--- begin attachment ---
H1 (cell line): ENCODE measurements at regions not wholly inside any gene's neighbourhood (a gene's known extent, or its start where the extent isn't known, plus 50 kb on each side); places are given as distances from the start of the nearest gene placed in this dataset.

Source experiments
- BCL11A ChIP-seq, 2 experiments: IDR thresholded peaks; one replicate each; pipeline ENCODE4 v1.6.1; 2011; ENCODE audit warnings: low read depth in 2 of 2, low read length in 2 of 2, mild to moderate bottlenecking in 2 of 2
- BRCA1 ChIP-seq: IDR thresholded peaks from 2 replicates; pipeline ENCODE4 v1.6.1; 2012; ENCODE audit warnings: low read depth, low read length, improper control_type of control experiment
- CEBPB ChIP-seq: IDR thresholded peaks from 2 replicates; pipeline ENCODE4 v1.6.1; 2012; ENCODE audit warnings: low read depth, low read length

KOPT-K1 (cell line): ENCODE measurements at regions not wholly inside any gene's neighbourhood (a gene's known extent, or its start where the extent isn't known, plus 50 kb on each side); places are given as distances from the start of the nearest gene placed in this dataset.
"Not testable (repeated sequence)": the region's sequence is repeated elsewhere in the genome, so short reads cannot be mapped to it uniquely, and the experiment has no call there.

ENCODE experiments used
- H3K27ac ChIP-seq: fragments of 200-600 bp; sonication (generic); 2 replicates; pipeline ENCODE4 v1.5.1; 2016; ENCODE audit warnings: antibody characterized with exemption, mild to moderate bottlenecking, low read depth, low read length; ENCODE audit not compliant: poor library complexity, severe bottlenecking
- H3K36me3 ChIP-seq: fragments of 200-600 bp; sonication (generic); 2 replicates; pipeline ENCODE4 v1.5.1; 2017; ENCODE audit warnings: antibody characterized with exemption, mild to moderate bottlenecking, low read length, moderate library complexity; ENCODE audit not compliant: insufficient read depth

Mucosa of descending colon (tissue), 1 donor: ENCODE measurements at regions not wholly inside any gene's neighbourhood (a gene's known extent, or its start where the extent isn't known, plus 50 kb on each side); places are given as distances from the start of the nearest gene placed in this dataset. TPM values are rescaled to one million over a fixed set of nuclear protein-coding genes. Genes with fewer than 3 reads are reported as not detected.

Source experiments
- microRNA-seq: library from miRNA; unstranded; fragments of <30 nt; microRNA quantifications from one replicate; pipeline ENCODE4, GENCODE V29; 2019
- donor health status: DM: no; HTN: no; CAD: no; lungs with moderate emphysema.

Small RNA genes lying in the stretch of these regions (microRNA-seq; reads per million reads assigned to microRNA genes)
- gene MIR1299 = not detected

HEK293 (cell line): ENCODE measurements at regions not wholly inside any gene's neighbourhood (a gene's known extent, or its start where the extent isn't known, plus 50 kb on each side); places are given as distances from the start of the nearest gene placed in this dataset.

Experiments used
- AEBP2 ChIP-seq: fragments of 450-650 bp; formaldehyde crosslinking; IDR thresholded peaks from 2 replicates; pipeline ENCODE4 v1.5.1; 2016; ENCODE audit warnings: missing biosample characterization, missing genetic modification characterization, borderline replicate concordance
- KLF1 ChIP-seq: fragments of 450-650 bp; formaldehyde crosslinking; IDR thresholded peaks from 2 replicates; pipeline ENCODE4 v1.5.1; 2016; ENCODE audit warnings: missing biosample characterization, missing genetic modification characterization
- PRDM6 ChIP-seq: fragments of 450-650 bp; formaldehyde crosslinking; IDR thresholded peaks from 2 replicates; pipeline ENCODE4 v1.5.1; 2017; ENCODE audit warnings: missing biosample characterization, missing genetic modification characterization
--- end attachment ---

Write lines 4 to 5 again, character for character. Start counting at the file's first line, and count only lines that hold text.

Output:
- BRCA1 ChIP-seq: IDR thresholded peaks from 2 replicates; pipeline ENCODE4 v1.6.1; 2012; ENCODE audit warnings: low read depth, low read length, improper control_type of control experiment
- CEBPB ChIP-seq: IDR thresholded peaks from 2 replicates; pipeline ENCODE4 v1.6.1; 2012; ENCODE audit warnings: low read depth, low read length